Flomo Theater Takes Musu’s Diary on 5-County Road Show

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Flomo Theater on stage, performing Musu's Diary in Lofa County

Debate of justice for war crimes is brought to people all across Liberia

Flomo Theater has partnered with Civitas Maxima and the Global Justice and Research Project to bring Musu’s Diary to people all across Liberia. Originally a cartoon published within the Liberian Quest for Justice campaign, Musu’s Diary brings impartial information about trials of alleged war criminals happening abroad to Liberia, focusing on the story of a girl and her family who struggle to come to terms with the past.

The performances will take place in Nimba, Lofa, Montserrado, Bong, and Gbarpolu in the upcoming month. “It’s about making the quest for justice accessible to those who are far from Monrovia,” said Nathaly Leduc from Civitas Maxima, “we encourage all voices to be heard, and valued in peaceful discussions. Theater is a great tool to do this.”

Excerpt from the cartoon, “Musu’s Diary”, created by the Civitas Maxima and the Global Justice and Research Project

Musu is a young Liberian girl, who was separated from her mother because of the war and is  determined to understand the issues surrounding impunity for war crimes in Liberia. She travels on a quest for justice and ultimately confronts the Boogeyman, a powerful mystical creature that survives on despair. To continue living, the Boogeyman needs to crush the hopes and dreams of all Liberians who long for justice. With the many arrests and trials of alleged Liberian war criminals abroad, hope starts to thrive in Liberia – but the Boogeyman will do everything he can to stop Musu and her brother, Varney, in their quest for justice.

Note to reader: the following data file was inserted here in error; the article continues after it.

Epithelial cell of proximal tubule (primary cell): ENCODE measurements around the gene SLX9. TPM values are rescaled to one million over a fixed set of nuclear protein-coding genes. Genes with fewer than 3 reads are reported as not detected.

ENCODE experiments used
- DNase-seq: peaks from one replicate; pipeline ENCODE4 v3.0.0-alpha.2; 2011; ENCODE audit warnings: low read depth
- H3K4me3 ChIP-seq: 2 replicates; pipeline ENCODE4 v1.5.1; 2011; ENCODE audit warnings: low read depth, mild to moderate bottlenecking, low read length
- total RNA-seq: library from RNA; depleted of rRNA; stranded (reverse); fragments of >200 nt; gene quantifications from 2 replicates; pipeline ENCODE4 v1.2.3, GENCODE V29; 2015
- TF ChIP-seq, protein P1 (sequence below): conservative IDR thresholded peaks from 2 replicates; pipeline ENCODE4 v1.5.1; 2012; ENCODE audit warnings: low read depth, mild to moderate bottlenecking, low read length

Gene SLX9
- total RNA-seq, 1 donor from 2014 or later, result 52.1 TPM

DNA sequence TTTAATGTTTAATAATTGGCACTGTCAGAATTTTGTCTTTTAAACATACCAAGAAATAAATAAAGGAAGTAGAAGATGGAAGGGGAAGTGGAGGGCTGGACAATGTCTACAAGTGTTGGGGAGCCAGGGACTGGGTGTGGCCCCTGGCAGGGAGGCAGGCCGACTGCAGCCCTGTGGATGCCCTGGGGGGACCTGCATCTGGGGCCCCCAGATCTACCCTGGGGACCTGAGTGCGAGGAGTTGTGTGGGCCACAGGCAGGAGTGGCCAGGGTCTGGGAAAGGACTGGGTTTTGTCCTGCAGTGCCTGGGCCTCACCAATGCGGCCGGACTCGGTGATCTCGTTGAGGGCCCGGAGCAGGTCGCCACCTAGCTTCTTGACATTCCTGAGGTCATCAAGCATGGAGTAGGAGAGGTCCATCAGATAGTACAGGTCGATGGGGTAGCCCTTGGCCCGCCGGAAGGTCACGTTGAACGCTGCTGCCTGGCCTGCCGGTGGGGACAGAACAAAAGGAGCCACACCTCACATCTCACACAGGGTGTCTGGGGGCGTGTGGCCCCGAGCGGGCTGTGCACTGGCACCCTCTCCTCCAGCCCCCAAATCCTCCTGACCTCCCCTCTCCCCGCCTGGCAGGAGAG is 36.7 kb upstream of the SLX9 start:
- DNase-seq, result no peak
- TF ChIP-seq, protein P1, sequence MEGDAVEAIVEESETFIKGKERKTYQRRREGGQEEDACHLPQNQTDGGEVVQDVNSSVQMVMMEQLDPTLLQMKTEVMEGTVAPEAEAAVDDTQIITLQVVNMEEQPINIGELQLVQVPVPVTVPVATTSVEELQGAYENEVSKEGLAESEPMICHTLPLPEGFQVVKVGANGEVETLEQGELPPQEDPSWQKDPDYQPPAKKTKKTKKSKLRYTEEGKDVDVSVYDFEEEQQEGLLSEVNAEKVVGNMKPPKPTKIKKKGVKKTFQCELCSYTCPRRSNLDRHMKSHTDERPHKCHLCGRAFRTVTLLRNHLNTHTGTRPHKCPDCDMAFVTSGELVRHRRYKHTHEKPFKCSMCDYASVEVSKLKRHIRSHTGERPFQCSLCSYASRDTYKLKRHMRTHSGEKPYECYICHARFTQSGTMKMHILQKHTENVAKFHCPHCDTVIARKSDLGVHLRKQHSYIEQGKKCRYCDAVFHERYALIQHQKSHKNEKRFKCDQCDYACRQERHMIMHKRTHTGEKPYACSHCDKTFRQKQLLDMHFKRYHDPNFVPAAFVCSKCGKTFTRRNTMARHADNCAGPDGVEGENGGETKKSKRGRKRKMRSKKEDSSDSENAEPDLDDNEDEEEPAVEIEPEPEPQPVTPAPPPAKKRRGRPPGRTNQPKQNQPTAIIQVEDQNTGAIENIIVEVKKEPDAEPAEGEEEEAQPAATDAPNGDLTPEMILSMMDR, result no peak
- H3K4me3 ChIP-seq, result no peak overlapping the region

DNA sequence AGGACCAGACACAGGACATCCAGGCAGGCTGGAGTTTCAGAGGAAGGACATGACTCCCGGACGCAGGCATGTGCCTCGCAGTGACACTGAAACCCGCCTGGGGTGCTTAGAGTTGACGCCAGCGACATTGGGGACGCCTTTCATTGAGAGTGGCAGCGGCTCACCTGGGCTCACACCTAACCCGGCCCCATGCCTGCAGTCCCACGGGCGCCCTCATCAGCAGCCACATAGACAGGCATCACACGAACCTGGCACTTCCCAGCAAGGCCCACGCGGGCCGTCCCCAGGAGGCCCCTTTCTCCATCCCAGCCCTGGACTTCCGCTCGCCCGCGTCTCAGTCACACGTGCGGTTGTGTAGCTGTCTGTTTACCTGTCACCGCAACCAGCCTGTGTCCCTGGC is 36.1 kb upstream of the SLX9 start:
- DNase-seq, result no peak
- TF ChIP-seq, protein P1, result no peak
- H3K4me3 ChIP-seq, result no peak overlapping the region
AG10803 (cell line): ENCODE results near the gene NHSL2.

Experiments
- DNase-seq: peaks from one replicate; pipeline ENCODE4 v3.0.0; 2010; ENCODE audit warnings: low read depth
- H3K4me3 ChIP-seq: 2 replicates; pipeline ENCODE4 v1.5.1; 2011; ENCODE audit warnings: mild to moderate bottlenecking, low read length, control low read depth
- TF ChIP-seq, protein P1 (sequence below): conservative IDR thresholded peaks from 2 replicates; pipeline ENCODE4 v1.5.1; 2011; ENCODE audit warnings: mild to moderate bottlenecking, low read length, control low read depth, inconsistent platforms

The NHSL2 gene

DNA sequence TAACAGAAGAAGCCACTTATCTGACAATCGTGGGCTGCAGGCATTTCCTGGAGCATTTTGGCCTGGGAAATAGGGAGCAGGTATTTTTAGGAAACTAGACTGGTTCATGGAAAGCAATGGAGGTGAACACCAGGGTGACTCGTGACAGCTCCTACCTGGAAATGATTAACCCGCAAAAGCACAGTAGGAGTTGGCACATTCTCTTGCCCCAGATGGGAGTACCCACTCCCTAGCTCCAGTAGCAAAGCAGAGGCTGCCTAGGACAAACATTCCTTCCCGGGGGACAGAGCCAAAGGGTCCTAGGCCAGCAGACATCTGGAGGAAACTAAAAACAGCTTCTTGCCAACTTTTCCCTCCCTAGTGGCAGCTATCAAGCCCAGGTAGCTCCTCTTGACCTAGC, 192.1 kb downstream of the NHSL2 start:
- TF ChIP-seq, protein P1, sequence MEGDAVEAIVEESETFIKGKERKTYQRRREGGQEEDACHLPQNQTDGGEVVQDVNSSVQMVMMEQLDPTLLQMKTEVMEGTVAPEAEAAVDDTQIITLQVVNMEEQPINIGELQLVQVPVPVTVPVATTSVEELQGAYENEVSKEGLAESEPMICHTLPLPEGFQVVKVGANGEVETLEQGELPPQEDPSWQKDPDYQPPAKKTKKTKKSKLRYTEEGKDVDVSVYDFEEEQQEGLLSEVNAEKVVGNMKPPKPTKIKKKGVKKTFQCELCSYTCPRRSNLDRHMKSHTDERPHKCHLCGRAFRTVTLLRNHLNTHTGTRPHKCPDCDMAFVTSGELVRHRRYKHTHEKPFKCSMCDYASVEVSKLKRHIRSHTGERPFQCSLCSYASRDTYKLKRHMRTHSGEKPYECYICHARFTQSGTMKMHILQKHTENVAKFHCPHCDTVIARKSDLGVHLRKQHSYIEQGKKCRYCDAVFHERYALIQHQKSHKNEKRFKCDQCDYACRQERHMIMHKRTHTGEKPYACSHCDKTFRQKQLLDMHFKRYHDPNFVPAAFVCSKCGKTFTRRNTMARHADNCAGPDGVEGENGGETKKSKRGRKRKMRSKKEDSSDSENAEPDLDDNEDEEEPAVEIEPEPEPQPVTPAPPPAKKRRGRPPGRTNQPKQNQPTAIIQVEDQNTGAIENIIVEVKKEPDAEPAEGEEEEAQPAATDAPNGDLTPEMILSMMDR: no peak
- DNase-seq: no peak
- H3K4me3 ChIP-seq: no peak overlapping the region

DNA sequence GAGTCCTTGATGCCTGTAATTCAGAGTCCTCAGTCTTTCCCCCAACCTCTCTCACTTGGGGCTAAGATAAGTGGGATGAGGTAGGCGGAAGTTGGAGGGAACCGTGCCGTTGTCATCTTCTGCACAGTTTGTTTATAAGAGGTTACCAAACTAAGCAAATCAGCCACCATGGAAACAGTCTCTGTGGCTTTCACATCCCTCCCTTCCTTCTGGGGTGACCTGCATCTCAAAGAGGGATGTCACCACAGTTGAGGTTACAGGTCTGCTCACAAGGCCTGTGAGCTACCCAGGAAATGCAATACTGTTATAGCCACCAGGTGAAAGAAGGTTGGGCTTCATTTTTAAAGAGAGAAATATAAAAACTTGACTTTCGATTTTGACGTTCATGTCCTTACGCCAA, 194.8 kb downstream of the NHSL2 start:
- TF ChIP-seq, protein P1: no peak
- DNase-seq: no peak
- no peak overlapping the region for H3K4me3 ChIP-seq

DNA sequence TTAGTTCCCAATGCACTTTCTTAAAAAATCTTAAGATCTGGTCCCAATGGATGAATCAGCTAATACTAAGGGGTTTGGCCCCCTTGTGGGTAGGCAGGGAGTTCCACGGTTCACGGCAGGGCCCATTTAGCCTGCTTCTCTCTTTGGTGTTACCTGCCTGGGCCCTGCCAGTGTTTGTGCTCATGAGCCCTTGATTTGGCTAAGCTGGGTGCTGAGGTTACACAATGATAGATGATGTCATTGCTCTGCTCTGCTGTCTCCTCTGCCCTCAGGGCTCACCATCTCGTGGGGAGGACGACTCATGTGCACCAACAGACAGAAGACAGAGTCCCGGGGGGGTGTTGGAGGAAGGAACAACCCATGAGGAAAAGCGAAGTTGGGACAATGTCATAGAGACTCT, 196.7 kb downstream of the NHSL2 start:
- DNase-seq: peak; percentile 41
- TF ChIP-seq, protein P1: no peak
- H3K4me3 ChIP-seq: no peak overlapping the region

“Musu’s story is that of a lot of us Liberians,” said Angelique Meyers of Flomo Theater.

“Yes, things are complicated and frustrating, but it does not stop her, she does not accept impunity, and neither should we,” added Alex Swaray, founder of Flomo Theater.

As momentum for justice increases, more efforts to combine justice and theater have been undertaken by the organizations involved. Jingles, radio dramas, participatory theater, cartooning workshops, and mock-trials with university students have engaged all generations in the debate.

“This theater project – putting Musu’s Diary on stage – will bring understanding of our work to all Liberians, whether they are victims or perpetrators,” said Hassan Bility, Director of Global Justice and Research Project.

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